What rules of thumb make dealing with complexity easier?
ESTJs are naturals at finding “rules of thumb” to make sense of and act on situations.  Usually, their approach to complexity is to break it into smaller units of information and respond in a more tactical manner; however, this may not serve them well in terms of understanding the layers of dynamics in a situation nor will it clarify how to manage those dynamics that haven’t been fully recognized.  Usually, ESTJs have had enough experience with an array of situations that they have a useful set of heuristics or pragmatic tips for addressing similar situations in the future.  There is value in creating a  “tactics log” to identify the most typical ways to manage change and to enrich this list, ask others for their short rules for various complex situations.  

Strategic Agility
Action plan inclusive of speculative outcomes?
Make a list of five hypothetical adjustments on a product or service regarding how this product or service might look in ten years given social, technological, and economic changes. Speculate based on a few hunches and create a elevator sales pitch on each of the five hypotheticals. Discuss your explorations with a colleague and examine how this kind of process can aid strategic thinking.

Found a way to explore trends?
More often than not ESTJs require more data points than intuitive types before reporting that a trend exists. Practice projecting a trend based on three data points rather than having a large set of data to create a prediction. One of the challenges of ESTJs is to learn to create a possible trend based on a few data points so with this tip, practice the stretch.

Leaders with ENFJ preferences, by contrast, have innate abilities for empathy, mentoring, and maintaining harmony. Obviously, they would approach the three skills from a completely different angle:

Dealing with Ambiguity and Paradox
Looking for the perfect outcome?
Even though it is clear that there are no perfect solutions ENFJs often look for them. In a psychological “feedback loop” built into their type dynamic, ENFJs “see” possible solutions which are “evaluated” and found unacceptable. This prompts more interest in finding better solutions. It is important to become aware of this and to break the pattern. Create a list of the mission critical criteria to use in evaluating the available data and outlined options. This will enable ENFJs to identify what is sufficient and effective.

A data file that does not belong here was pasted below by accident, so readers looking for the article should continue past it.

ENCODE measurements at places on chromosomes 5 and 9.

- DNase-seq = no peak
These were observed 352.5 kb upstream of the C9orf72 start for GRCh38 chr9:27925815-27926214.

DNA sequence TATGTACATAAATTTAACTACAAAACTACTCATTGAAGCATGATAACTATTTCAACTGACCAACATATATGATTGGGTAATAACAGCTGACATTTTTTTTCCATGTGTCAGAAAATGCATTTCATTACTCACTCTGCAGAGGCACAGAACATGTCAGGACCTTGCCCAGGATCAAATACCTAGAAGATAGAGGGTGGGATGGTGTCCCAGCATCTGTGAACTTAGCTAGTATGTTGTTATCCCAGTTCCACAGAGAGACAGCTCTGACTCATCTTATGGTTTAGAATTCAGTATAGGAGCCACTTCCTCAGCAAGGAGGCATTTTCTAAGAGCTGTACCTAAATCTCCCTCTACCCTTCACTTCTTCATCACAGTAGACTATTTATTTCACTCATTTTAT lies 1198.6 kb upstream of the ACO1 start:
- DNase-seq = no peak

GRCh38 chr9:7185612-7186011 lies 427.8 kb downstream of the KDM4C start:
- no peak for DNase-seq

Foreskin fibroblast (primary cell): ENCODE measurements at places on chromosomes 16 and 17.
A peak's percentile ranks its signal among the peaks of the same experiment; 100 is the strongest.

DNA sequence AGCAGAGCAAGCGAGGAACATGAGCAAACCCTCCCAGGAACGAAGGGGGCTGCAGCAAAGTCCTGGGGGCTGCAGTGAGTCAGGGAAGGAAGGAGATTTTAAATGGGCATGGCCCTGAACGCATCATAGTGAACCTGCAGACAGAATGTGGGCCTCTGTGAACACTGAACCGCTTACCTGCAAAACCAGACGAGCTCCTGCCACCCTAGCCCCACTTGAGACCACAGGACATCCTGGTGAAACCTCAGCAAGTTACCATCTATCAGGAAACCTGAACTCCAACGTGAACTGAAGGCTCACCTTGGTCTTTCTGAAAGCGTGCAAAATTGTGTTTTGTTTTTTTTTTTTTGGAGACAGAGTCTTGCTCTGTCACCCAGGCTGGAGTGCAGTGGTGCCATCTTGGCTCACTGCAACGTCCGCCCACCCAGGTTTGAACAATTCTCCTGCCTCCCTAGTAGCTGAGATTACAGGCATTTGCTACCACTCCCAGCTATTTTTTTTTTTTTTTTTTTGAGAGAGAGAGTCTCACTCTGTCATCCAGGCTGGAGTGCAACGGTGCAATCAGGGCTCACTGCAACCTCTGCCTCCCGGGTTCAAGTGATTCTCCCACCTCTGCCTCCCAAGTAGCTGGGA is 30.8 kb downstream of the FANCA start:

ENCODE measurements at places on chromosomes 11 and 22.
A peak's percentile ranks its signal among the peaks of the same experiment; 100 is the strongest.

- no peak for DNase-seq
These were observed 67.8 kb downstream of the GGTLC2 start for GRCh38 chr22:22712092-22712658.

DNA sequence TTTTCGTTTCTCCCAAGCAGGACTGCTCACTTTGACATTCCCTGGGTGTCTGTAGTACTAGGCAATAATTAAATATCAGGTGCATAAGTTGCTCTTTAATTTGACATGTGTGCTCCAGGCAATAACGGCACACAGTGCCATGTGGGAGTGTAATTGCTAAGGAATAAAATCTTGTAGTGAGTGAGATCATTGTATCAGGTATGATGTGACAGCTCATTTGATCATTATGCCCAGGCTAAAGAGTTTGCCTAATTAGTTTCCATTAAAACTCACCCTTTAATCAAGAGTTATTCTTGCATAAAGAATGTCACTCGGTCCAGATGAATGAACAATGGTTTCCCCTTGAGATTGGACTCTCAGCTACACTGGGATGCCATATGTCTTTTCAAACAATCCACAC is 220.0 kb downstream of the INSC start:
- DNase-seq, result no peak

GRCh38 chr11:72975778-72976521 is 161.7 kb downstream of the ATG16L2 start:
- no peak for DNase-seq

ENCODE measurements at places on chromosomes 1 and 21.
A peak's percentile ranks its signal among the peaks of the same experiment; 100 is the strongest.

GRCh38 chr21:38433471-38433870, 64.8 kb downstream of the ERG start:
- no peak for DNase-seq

Energy levels unusually high?
ENFJs find that they become more energized by solving complex problems and ambiguity usually makes things much more complex. A very important strategy for keeping all this in perspective is to make note of the energy level and evaluate how this is serving you at the time. There is a good chance that taking time out and meditating--even for a few minutes--will introduce a relaxation response which has the benefit of encouraging focus and directing attention that leads to finding a successful response to the situation at hand. 

Managing Change and Complexity
Use empathy to help drive change?
ENFJs have a knack for understanding what others are experiencing.  This ability can benefit their change management tactics by tapping into the needs of others and stepping into other perspectives on the change that is to be implemented.  While such empathetic “sight” might not change the decisions in change, it can inform how best to communicate, what to anticipate, and how to respond to others finding the change difficult. 

Using cues to go with the flow in complex situations?
Complex situations are in a state of flux--the greater the complexity, the more energy is in the system where the complexity resides.  ENFJs can quickly ascertain the complexity of situations and in their passion to help contribute to improving things, they may bypass some key clues.  A useful question to ask yourself is: What factors am I emphasizing and what might I see in the situation if I changed emphasis?  What methods of monitoring shifts in the situation have I put in place? How are you observing or monitoring the primary movers, influencers, and doers in the situation?

Strategic Agility
Why the urge to decide clips your agile considerations.
Being strategically agile means being able to flex with new information or new insights. ENFJs are wired to decide and move forward, whether or not the situation requires it. When in this mode, ENFJs spend energy on deciding and acting on what is believed to be the best strategic plan at the moment. This inoculates ENFJs from paying attention to new emerging ideas. Create a strategy log or journal in which you can keep your ideas and sketch out possibilities.

Cutting loose from the values anchor.